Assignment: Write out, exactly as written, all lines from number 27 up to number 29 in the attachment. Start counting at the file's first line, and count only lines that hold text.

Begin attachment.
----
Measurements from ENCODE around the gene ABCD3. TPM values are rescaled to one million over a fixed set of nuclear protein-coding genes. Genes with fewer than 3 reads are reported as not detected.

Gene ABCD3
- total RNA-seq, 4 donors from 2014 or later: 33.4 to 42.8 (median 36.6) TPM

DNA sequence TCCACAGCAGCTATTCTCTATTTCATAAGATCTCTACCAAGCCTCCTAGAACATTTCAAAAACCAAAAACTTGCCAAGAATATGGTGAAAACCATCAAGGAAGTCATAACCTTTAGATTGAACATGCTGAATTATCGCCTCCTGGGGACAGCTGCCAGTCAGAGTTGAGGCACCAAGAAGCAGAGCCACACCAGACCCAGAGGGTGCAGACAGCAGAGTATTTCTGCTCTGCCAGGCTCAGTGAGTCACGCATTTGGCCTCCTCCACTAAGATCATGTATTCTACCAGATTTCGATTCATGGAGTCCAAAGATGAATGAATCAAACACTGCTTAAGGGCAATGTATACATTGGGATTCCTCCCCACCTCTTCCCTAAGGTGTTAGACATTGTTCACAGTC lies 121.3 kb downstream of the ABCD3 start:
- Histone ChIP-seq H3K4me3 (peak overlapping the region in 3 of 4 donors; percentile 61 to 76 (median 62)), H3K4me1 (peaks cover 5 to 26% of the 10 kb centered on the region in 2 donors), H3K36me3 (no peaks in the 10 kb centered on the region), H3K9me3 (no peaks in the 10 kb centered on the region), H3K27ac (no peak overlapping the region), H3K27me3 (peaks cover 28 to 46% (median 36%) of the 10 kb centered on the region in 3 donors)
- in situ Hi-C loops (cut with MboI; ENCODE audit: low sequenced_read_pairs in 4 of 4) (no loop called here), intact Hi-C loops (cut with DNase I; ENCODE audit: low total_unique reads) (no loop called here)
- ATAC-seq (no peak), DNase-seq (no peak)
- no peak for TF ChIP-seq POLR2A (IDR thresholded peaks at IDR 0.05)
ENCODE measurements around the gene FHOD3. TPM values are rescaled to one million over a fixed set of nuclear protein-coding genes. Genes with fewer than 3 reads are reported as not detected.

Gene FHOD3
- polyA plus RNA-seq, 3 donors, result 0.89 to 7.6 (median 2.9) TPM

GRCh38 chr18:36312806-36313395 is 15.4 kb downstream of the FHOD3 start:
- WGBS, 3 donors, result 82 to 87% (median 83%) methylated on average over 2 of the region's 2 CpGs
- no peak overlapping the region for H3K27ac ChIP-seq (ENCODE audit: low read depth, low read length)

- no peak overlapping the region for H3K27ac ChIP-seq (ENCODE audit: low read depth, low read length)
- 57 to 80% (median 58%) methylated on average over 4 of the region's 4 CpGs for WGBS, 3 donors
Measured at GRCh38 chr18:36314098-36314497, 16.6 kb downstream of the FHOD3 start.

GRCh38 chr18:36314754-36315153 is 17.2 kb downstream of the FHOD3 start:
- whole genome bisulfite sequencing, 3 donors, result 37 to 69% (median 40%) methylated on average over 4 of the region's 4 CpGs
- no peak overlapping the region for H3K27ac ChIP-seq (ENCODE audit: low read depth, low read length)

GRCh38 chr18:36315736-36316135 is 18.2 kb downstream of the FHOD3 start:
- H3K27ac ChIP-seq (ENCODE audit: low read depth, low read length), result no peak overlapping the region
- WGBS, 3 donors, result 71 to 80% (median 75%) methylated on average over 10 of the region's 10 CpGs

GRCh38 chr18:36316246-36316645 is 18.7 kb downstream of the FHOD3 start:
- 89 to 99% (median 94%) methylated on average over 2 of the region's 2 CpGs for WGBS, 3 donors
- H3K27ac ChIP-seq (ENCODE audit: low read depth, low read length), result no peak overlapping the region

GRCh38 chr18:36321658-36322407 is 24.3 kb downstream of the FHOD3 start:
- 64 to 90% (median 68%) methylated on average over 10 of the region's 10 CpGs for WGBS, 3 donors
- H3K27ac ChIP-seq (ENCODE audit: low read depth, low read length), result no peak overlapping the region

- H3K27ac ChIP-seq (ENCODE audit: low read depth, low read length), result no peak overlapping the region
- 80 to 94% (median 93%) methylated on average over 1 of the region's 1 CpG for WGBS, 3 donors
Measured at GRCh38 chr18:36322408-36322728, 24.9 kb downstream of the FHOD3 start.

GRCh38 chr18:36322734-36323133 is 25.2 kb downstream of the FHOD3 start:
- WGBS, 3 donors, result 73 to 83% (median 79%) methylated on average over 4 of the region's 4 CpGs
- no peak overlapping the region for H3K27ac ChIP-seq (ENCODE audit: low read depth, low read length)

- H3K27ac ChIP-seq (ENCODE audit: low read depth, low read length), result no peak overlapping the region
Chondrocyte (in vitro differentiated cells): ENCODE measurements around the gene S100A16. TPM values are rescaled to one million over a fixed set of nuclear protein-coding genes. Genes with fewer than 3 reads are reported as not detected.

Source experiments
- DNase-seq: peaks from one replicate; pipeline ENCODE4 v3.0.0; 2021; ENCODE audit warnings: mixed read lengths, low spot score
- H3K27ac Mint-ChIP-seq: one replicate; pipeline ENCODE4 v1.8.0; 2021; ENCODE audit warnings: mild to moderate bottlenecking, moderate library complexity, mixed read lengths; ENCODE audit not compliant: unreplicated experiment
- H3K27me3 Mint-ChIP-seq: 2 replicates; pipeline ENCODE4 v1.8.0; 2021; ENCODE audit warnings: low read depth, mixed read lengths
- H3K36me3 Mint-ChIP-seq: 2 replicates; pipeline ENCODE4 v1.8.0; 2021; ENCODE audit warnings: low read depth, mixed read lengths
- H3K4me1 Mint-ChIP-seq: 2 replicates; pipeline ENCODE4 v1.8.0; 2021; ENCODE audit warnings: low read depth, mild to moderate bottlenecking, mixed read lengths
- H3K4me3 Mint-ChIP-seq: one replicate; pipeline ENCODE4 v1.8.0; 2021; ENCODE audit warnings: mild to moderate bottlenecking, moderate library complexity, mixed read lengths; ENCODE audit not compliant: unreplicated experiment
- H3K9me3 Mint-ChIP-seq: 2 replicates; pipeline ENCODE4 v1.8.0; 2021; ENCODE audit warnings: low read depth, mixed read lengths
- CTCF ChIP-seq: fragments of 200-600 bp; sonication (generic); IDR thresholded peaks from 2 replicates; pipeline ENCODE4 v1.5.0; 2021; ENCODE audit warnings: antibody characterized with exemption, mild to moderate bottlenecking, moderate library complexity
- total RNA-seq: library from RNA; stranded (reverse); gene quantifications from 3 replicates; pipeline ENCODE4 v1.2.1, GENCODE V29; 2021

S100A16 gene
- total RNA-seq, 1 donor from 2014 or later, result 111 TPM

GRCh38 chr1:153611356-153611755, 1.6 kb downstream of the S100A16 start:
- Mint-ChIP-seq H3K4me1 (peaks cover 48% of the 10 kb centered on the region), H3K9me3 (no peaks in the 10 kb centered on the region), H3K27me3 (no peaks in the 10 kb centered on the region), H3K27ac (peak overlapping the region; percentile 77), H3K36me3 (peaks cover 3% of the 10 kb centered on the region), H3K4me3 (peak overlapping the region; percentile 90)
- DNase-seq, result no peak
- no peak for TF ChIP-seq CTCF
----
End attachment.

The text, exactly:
GRCh38 chr18:36321658-36322407 is 24.3 kb downstream of the FHOD3 start:
- 64 to 90% (median 68%) methylated on average over 10 of the region's 10 CpGs for WGBS, 3 donors
- H3K27ac ChIP-seq (ENCODE audit: low read depth, low read length), result no peak overlapping the region